Luke Runyon

Reporter

I report on the Colorado River basin and water issues affecting the Western U.S. for KUNC and a network of public media stations in the southwest.

I came to KUNC in March 2013, after spending about two years as a reporter with Aspen Public Radio in Aspen, Colorado. Until September 2017, I was the Colorado reporter for Harvest Public Media, a reporting collaboration that focuses on agriculture and food issues in the Midwest and Great Plains. 

My reports are frequently featured on NPR's Morning Edition, All Things Considered, Weekend Edition, Here & Now and APM's Marketplace.

Before moving to Colorado I spent a year covering local and state government for Illinois Public Radio in the state's capital. I have a Master's degree in Public Affairs Reporting from the University of Illinois Springfield.

Ways to Connect

Paul Hermans / Wikimedia Commons

Stand near a river and you’ll hear a symphony of sounds: birds chirping, frogs croaking and water flowing. But what would it sound like if the stream itself could be transformed into classical music?

David Merritt, a Colorado-based researcher and musician, is helping answer that question by turning river data into music to hear how we’ve changed rivers throughout the West.

Luke Runyon / KUNC

Throughout the Western U.S., water conservation is in the toilet.

And that’s a good thing.

Luke Runyon / KUNC

Fear can be a powerful motivator.

The mention of one plausible future scenario along the Colorado River is enough to make some water managers in the West break into a sweat. It’s called the Compact Call, and even though it’s never happened — and is years away from ever happening — its invocation conjures up dystopian imagery of a southwest battling over scarce water supplies.

Few species manipulate their surroundings enough to make big ecological changes. Humans are one. Beavers are another.

Edwin van Buuringen / Flickr

Reservoirs that store water along the Colorado River are projected to be less than half full later this year, potentially marking a historic low mark for the river system that supplies water to seven U.S. states and Mexico.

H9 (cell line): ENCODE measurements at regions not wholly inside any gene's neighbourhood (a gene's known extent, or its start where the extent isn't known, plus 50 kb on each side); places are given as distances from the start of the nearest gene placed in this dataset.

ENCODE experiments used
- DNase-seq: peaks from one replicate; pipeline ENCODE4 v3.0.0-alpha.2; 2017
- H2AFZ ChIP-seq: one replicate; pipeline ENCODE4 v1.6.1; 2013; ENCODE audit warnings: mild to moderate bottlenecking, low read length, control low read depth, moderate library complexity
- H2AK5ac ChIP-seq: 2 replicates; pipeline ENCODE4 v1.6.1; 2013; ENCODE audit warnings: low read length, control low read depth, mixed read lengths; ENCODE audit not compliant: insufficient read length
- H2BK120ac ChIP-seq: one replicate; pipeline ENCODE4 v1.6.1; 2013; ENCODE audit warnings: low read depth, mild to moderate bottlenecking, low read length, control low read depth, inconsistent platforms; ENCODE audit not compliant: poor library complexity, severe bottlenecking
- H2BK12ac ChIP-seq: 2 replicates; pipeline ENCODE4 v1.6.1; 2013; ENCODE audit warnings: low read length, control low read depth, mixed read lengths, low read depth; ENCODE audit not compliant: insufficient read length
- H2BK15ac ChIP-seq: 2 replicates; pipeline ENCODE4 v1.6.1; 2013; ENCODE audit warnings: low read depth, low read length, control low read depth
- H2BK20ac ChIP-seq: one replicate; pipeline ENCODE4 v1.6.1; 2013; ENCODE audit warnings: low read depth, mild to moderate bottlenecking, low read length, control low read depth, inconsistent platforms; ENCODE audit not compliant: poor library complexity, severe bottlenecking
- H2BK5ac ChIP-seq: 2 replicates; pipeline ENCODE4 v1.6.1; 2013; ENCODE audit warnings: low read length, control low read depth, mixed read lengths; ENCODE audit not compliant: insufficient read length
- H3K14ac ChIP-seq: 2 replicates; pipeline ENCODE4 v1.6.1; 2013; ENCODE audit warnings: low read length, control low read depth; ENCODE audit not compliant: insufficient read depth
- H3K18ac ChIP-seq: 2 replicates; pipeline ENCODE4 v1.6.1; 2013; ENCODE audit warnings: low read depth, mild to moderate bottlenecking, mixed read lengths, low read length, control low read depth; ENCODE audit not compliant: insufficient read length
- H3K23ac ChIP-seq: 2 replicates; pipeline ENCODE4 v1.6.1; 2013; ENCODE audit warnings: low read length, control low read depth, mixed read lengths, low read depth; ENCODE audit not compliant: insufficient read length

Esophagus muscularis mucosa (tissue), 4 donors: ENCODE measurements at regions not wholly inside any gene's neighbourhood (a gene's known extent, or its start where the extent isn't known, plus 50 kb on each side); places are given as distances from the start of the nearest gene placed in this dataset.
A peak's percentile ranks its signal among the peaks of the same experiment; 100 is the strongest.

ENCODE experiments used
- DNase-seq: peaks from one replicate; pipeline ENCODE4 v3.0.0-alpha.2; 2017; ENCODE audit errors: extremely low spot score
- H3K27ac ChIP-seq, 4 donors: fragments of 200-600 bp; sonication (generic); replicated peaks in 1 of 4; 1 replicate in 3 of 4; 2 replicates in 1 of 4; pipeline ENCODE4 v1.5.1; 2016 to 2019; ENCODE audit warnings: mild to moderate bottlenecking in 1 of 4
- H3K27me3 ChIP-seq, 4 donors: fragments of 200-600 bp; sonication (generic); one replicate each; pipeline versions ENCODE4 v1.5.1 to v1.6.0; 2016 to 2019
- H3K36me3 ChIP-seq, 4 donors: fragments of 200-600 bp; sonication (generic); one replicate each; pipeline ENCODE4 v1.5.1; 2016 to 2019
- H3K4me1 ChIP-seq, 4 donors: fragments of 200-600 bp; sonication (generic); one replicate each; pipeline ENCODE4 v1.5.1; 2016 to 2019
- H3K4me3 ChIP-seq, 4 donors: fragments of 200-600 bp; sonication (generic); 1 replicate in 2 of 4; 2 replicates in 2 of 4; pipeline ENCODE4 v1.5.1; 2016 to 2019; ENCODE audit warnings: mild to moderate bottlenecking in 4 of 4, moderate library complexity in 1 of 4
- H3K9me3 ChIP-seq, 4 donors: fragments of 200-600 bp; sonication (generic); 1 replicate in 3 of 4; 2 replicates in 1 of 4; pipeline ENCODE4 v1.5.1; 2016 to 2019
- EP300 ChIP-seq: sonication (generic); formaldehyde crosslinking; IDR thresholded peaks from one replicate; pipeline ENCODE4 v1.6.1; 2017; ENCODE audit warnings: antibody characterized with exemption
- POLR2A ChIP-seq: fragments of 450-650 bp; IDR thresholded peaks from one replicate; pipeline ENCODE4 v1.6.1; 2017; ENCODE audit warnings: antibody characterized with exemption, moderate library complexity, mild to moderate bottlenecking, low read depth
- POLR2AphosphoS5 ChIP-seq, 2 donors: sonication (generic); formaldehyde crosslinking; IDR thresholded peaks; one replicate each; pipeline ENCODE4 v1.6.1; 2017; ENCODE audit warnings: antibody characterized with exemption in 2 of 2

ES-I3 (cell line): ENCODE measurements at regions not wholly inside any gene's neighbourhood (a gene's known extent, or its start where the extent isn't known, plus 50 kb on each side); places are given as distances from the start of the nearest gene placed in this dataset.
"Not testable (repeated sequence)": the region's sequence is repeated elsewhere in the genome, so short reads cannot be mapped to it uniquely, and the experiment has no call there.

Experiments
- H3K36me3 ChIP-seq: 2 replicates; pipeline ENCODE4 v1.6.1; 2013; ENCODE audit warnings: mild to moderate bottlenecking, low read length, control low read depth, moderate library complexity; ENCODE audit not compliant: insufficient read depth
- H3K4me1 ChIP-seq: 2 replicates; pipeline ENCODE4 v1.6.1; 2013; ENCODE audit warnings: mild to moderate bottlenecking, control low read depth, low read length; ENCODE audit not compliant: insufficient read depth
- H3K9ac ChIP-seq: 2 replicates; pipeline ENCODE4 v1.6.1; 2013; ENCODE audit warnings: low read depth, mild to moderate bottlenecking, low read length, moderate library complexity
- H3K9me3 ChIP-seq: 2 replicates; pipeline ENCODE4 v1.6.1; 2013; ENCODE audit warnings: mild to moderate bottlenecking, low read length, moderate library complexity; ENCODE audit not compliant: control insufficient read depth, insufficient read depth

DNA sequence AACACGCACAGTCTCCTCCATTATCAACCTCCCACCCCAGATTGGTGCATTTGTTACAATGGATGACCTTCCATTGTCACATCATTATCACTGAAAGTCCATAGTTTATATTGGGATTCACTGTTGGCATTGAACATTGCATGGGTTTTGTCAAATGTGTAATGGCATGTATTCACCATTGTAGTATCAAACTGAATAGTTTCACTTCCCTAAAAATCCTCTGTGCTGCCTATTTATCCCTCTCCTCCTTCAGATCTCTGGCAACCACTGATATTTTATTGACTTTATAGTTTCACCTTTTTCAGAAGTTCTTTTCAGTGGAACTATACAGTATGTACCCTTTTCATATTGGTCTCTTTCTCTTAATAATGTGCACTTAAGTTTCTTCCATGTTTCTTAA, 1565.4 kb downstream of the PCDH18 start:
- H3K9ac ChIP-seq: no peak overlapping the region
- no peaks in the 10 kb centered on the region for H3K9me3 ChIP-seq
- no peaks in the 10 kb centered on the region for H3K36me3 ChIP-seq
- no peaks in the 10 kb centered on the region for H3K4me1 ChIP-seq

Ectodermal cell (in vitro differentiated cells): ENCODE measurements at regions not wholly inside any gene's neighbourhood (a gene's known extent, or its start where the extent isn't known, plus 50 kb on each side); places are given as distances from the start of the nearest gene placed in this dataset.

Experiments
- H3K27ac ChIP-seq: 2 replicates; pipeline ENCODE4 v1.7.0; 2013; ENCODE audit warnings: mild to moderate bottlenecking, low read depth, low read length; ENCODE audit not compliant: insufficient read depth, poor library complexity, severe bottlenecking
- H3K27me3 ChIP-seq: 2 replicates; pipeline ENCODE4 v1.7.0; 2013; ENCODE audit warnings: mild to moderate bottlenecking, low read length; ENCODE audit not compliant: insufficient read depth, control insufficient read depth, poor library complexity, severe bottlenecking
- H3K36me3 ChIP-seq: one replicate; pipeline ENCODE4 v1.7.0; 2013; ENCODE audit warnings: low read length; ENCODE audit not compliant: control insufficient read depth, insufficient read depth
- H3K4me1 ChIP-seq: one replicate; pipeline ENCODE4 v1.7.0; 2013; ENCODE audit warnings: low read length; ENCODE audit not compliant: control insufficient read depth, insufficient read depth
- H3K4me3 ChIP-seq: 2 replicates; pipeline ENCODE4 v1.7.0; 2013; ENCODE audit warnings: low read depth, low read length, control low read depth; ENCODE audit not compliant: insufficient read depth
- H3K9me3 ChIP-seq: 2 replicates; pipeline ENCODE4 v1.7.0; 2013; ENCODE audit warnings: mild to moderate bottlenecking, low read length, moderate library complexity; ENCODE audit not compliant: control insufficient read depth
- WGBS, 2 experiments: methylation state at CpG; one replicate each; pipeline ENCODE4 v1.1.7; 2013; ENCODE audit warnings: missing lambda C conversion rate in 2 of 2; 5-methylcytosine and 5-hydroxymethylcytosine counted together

Forecasters with the U.S. Bureau of Reclamation expect the river’s reservoirs -- Lakes Mead and Powell among them -- to be at a combined 48 percent of capacity by the end of September. That would be one of the lowest points ever for the combined water storage.

Luke Runyon / KUNC

An old water cliché tells us that “water flows uphill toward money.” It’s an adage born out of people’s frustrations about who benefits when water moves around in the Western U.S., popularized by author Marc Reisner’s 1986 book, “Cadillac Desert.”

Like all persistent folksy sayings, it’s a mix of myth and truth.

But there’s at least one case where it has some validity: the phenomenon known as “buy and dry” along Colorado’s fast-growing, historically agricultural Front Range.

Luke Runyon / KUNC

The effects of climate change are already being felt at the headwaters of the West’s most important river system, according to a study released earlier this year.

The Rocky Mountain Climate Organization compiled the latest science on climate change in the Colorado River headwaters in a report titled Climate Change in the Headwater: Water and Snow Impacts (PDF), presented to the Northwest Colorado Council of Governments in February.

Larry Smith / Flickr

It’s early in the morning and Juli Scamardo is in chest waders, guiding me through a beaver meadow in Rocky Mountain National Park.

“These are like mazes,” she says. “It’s hard to get through a meadow and know where you’re going.”

Cassandra Turner / Creative Commons

The price of water within northern Colorado’s largest reservoir system is the highest it’s ever been.

Units of water within the Colorado-Big Thompson (CBT) project have sold for $30,000 and higher in 2018, a new benchmark for the water supply project that began operations in 1957.

“We’ve roughly doubled in the last five years in terms of that cost,” says Brian Werner, a spokesman for Northern Water, which oversees the CBT project. “It’s the development going on; it’s the competition for water supply.”

Luke Runyon / KUNC

A warm spring has already melted much of the limited snowpack that sits high in the Sangre de Cristo mountains in southern Colorado. Water is already flowing through the ditches near the rural village of San Pablo.

It’s 9 a.m. on a windy Saturday morning. Every now and then Dan Quintana -- in weathered work gloves and a ball cap -- raises up his shovel and slams it into the mud and matted willows that line the waterway that runs through his hay fields. His slight frame makes it easy for him to jump across the narrow ditch.

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